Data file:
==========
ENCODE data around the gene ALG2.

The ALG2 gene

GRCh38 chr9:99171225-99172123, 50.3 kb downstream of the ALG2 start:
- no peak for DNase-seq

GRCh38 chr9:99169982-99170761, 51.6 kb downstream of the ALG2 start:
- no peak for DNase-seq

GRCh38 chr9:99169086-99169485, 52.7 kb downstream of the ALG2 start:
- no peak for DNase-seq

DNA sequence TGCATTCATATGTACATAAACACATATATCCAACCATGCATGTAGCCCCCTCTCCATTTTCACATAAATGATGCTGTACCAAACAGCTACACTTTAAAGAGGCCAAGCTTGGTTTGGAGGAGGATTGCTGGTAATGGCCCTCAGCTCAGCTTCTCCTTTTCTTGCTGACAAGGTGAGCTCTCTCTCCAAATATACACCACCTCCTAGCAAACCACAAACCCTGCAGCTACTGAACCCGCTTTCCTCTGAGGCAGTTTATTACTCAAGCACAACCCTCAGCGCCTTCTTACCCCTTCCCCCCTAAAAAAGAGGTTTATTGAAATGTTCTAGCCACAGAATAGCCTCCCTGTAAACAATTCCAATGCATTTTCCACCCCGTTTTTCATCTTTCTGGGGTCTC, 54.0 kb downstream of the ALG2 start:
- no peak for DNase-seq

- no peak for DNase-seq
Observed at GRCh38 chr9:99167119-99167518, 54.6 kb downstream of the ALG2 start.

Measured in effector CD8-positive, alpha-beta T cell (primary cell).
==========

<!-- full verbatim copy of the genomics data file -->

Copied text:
ENCODE data around the gene ALG2.

The ALG2 gene

GRCh38 chr9:99171225-99172123, 50.3 kb downstream of the ALG2 start:
- no peak for DNase-seq

GRCh38 chr9:99169982-99170761, 51.6 kb downstream of the ALG2 start:
- no peak for DNase-seq

GRCh38 chr9:99169086-99169485, 52.7 kb downstream of the ALG2 start:
- no peak for DNase-seq

DNA sequence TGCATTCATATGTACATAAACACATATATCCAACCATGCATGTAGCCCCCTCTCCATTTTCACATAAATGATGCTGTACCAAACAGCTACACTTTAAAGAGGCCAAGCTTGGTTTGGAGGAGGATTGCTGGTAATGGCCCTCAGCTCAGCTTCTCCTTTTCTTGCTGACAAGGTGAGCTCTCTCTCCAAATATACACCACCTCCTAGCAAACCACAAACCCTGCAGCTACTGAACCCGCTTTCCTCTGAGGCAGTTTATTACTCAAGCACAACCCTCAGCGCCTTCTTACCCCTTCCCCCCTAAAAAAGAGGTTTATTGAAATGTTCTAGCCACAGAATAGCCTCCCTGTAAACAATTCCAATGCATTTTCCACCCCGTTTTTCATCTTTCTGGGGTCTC, 54.0 kb downstream of the ALG2 start:
- no peak for DNase-seq

- no peak for DNase-seq
Observed at GRCh38 chr9:99167119-99167518, 54.6 kb downstream of the ALG2 start.

Measured in effector CD8-positive, alpha-beta T cell (primary cell).